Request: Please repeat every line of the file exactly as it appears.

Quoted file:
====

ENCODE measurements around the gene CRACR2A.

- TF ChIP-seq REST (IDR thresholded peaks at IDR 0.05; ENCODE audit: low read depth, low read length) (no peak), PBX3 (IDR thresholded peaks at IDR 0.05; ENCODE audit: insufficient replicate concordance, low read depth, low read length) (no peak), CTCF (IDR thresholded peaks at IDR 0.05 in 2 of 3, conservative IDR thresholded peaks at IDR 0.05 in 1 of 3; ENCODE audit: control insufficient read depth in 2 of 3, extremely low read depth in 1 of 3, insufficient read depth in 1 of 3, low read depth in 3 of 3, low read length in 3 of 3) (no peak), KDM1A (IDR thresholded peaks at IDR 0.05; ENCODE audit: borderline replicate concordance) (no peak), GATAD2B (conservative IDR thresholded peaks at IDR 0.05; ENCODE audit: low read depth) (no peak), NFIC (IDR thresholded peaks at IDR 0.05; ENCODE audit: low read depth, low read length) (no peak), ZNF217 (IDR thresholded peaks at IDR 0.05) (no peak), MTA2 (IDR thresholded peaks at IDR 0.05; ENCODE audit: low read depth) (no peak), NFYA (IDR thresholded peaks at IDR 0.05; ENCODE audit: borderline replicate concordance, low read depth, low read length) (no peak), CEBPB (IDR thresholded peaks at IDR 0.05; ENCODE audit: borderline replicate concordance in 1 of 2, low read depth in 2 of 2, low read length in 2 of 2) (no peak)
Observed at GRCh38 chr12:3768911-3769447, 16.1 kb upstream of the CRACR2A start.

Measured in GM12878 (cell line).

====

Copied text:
ENCODE measurements around the gene CRACR2A.

- TF ChIP-seq REST (IDR thresholded peaks at IDR 0.05; ENCODE audit: low read depth, low read length) (no peak), PBX3 (IDR thresholded peaks at IDR 0.05; ENCODE audit: insufficient replicate concordance, low read depth, low read length) (no peak), CTCF (IDR thresholded peaks at IDR 0.05 in 2 of 3, conservative IDR thresholded peaks at IDR 0.05 in 1 of 3; ENCODE audit: control insufficient read depth in 2 of 3, extremely low read depth in 1 of 3, insufficient read depth in 1 of 3, low read depth in 3 of 3, low read length in 3 of 3) (no peak), KDM1A (IDR thresholded peaks at IDR 0.05; ENCODE audit: borderline replicate concordance) (no peak), GATAD2B (conservative IDR thresholded peaks at IDR 0.05; ENCODE audit: low read depth) (no peak), NFIC (IDR thresholded peaks at IDR 0.05; ENCODE audit: low read depth, low read length) (no peak), ZNF217 (IDR thresholded peaks at IDR 0.05) (no peak), MTA2 (IDR thresholded peaks at IDR 0.05; ENCODE audit: low read depth) (no peak), NFYA (IDR thresholded peaks at IDR 0.05; ENCODE audit: borderline replicate concordance, low read depth, low read length) (no peak), CEBPB (IDR thresholded peaks at IDR 0.05; ENCODE audit: borderline replicate concordance in 1 of 2, low read depth in 2 of 2, low read length in 2 of 2) (no peak)
Observed at GRCh38 chr12:3768911-3769447, 16.1 kb upstream of the CRACR2A start.

Measured in GM12878 (cell line).